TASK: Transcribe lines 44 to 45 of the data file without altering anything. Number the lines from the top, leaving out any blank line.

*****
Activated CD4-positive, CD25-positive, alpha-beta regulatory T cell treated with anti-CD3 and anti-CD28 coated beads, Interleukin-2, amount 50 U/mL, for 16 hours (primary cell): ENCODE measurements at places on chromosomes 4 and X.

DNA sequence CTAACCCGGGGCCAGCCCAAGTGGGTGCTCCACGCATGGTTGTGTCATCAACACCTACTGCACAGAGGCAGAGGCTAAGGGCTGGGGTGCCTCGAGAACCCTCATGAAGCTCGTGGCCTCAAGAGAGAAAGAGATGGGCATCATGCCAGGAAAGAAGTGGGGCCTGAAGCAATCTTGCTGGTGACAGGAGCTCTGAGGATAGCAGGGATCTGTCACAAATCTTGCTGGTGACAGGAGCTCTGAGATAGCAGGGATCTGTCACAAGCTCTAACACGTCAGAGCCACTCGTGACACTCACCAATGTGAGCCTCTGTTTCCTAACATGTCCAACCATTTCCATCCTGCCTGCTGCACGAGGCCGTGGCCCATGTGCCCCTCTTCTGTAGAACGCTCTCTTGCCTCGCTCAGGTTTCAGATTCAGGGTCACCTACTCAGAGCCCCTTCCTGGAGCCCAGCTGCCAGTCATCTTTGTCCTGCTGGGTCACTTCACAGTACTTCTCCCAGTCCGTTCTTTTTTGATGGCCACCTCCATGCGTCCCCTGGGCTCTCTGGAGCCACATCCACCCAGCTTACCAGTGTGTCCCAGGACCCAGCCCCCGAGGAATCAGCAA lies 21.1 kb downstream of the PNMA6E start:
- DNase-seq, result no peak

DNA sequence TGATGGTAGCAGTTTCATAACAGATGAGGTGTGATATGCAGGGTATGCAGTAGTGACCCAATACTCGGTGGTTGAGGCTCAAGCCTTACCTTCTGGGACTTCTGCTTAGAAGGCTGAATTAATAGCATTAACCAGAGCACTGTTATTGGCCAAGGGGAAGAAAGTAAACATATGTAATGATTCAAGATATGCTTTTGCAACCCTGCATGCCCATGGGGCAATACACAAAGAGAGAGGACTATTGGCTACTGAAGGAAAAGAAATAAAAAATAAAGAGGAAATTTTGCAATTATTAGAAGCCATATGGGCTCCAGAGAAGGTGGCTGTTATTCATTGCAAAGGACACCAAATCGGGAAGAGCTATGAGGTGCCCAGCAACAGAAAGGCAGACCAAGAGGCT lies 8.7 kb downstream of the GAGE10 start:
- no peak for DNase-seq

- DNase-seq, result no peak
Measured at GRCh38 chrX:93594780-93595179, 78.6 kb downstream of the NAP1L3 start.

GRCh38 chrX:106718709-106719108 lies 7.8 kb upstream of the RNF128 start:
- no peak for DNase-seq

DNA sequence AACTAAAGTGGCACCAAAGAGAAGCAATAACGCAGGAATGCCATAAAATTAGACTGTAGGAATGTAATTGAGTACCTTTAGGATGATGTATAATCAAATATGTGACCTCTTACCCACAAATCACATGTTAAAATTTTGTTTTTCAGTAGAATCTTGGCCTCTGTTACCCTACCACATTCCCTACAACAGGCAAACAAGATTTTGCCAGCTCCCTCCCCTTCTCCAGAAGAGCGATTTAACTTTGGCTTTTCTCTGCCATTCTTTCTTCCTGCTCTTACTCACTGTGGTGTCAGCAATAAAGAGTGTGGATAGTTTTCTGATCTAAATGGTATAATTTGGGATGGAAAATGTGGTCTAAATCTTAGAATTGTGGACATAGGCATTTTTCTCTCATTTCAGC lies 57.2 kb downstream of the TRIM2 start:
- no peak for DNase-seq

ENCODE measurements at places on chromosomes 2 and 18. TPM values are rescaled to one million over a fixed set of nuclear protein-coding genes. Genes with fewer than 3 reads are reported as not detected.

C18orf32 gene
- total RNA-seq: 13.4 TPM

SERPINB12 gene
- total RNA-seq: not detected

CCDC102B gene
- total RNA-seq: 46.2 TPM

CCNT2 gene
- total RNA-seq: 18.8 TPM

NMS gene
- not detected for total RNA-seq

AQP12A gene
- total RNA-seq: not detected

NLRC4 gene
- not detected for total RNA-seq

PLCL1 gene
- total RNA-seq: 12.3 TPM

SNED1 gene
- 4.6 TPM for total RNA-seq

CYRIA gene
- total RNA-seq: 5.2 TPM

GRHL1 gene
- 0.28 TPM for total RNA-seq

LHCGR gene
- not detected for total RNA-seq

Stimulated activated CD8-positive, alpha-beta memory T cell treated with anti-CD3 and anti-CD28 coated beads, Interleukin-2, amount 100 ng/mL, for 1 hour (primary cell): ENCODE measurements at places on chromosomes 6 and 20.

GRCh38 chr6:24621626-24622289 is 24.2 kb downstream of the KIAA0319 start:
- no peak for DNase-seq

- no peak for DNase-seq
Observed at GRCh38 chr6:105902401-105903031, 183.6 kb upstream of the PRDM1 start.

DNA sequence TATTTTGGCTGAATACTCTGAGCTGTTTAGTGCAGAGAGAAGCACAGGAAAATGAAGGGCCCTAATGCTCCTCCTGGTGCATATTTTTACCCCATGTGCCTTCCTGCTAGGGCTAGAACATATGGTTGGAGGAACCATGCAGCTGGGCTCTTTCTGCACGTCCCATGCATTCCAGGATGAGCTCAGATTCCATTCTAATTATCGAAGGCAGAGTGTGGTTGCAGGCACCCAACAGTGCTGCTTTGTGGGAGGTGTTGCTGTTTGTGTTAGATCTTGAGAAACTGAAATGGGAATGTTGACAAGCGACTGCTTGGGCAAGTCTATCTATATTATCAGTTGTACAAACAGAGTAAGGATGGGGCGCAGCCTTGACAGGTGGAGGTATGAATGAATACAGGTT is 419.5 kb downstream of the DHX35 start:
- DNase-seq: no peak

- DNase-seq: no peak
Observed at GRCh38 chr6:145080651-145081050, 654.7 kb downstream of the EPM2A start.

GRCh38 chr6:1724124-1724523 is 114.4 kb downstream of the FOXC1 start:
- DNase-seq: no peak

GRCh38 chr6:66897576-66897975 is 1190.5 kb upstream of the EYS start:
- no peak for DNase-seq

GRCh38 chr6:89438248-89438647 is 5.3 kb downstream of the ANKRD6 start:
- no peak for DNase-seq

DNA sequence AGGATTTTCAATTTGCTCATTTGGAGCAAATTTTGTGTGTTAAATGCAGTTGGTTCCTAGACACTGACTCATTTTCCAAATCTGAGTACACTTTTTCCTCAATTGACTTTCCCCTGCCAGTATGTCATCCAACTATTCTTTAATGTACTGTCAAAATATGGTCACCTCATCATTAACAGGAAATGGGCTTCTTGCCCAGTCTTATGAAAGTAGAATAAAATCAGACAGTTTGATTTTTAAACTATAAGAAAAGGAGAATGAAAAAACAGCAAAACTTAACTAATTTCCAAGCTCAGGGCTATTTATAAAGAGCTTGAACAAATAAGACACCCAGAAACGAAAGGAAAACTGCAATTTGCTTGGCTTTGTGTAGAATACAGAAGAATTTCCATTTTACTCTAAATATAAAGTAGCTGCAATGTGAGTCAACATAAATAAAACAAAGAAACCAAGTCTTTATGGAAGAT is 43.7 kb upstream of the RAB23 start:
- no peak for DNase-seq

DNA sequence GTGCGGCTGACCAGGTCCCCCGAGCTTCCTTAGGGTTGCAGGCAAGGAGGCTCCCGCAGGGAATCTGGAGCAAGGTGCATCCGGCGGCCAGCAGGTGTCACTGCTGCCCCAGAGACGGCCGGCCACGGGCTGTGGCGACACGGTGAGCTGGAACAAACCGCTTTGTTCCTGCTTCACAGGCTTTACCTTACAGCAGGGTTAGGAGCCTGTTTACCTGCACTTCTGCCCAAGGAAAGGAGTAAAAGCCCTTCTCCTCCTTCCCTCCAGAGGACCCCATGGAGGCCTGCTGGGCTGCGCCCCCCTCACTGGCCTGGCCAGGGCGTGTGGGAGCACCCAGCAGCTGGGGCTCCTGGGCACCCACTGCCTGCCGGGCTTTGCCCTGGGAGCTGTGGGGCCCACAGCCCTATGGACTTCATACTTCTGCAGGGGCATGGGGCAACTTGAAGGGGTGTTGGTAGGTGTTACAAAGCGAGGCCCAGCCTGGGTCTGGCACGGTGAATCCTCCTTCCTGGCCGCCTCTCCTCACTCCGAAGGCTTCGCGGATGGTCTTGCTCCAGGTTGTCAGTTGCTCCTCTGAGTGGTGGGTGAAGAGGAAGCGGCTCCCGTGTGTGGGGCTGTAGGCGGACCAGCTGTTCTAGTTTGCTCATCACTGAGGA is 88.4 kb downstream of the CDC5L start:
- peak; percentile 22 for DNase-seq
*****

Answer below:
- DNase-seq: no peak
Observed at GRCh38 chr6:145080651-145081050, 654.7 kb downstream of the EPM2A start.